BANFIELD: I'm going to talk to you a little bit more about that tape and about the whole process, but I also want to let our viewers know that you're covering this on a regular basis. In fact, you were just back out there on the one year anniversary of the protest and last night you had a run in with the police officers. I want to show that clip and take a look at it.

(BEGIN VIDEO CLIP)

(CROSSTALK)

(END VIDEO CLIP)

BANFIELD: So what happened? What was going on in that tape?

REILLY: Sure, so I mean all through the other night I was -- I was live streaming a lot of scenes from the location and I was actually sort of coordinating and making sure that police officers knew who I was and where I was and what position I was in, and I need a very, very, very concentrated effort to politely and quickly obey every single police order that I was given throughout the entire night.

And in that case as soon as that officer said, back up, back up I started backing up. You can see me backing up and that officer grabbed me, shoved me back, and as I went to my chest and tried to show him my press credential, he snatched it off of my neck, grabbed it and threw it to the ground as it's very clear on that video. I immediately turned around put my hands behind my bak and yelled, "I'm media, I'm media, I'm media," because I wanted to make very in the situation I was not resisting, I was not doing anything wrong, I was simply recording and that's what happened because they were just grabbing people randomly from the crowed.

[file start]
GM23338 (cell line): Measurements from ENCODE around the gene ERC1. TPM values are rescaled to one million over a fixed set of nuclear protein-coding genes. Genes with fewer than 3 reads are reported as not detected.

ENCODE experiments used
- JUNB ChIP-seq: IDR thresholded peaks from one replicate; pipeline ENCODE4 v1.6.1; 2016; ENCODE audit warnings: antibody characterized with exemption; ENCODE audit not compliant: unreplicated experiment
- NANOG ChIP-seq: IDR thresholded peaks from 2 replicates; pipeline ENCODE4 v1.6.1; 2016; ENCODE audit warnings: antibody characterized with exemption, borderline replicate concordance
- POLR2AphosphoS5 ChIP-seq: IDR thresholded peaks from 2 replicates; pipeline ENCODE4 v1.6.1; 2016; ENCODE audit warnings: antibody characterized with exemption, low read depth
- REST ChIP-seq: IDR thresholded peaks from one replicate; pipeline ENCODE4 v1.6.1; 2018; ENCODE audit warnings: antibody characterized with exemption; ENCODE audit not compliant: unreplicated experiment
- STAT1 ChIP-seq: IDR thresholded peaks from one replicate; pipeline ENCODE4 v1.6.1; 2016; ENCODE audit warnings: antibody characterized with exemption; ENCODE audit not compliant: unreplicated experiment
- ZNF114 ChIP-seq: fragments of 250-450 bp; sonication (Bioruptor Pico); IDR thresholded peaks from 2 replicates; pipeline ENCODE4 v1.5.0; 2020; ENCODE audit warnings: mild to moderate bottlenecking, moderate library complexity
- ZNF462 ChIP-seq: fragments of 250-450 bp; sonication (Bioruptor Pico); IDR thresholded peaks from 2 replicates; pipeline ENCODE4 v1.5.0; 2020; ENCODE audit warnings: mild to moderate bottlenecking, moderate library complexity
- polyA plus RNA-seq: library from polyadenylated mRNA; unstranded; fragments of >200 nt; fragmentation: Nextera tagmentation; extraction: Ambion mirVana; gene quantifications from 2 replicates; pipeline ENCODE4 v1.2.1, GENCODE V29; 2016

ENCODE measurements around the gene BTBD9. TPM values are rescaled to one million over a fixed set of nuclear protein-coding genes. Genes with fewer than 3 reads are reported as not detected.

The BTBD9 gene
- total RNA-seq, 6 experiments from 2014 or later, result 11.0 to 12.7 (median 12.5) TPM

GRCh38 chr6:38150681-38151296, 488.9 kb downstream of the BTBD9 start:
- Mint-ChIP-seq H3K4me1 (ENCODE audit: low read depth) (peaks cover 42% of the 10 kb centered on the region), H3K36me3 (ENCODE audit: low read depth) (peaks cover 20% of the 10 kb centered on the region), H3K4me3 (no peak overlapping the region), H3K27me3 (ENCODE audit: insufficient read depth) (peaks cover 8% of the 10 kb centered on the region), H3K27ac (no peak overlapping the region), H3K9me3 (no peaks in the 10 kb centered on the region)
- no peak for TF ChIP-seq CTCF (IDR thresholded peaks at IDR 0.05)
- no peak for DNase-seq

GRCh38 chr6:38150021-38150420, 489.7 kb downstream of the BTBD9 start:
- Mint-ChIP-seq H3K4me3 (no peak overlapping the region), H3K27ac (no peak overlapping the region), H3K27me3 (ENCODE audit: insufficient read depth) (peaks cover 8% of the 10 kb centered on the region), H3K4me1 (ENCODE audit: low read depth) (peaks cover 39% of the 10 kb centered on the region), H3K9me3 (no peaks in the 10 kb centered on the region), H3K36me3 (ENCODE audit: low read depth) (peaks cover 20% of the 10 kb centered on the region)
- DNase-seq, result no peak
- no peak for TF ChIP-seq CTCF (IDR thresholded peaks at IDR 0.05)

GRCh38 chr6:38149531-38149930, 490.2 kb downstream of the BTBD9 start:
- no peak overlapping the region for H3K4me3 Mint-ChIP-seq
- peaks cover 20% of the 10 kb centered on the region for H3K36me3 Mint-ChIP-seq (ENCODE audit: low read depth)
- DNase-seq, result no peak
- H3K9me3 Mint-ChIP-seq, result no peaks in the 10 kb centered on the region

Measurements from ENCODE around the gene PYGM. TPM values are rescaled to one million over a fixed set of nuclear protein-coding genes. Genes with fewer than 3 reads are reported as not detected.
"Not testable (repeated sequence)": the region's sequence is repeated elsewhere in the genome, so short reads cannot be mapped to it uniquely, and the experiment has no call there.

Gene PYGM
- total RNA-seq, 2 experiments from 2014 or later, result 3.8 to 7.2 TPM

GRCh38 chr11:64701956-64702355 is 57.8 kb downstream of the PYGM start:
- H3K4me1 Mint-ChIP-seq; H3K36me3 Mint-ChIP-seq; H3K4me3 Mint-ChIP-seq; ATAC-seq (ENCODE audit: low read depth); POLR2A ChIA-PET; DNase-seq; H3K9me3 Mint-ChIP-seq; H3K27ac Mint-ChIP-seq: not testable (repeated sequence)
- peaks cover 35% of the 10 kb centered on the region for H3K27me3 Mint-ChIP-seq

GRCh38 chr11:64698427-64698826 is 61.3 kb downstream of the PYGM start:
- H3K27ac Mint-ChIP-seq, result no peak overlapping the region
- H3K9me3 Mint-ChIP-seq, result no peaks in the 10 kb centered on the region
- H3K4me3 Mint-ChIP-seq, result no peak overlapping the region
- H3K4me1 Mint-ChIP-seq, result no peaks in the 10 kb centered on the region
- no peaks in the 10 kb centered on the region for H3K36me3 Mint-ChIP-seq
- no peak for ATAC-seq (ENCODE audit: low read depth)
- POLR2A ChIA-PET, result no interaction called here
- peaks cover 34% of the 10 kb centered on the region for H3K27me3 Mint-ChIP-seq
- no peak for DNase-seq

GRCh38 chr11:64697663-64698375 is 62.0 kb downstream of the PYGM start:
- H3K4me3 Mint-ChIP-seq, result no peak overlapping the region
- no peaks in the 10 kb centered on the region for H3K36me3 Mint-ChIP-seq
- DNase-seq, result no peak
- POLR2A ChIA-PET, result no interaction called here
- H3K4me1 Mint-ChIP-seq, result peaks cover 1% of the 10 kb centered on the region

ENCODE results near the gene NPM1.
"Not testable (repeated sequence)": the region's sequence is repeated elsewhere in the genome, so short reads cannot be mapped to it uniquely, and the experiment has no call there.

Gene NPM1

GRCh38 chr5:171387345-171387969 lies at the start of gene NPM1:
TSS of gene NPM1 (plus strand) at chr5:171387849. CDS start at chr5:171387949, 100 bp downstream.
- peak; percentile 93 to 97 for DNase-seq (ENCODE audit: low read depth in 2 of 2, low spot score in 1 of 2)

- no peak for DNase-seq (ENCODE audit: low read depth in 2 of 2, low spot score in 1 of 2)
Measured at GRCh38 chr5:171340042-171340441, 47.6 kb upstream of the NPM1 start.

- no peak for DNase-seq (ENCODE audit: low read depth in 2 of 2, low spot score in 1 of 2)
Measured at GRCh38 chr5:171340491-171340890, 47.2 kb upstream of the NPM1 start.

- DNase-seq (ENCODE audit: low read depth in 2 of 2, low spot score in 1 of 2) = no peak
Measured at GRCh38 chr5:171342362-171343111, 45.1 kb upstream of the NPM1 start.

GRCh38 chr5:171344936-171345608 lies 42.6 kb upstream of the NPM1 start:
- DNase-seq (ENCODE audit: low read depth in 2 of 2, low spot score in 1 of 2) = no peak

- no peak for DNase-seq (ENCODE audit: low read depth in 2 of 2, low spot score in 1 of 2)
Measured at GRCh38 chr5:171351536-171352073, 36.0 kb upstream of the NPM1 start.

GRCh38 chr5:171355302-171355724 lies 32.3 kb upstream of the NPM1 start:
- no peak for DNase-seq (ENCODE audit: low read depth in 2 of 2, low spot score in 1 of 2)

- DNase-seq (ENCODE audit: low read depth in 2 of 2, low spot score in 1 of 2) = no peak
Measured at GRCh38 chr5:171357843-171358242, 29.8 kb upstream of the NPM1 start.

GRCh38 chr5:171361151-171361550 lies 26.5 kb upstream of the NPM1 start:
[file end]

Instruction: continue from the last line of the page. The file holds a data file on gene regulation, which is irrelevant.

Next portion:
There wasn't a situation where, oh we're identifying this individual who threw something at us. No, they -- what happened was people briefly came into the street and the police surged over to the crowd and basically whoever that could catch you, whoever could had run quickly enough was arrested and many of them were charged with interfering at the police officer, just because they run when the scary group of officers surged at them. I don't know what any reasonable person is expecting that -- expected to do in that situation.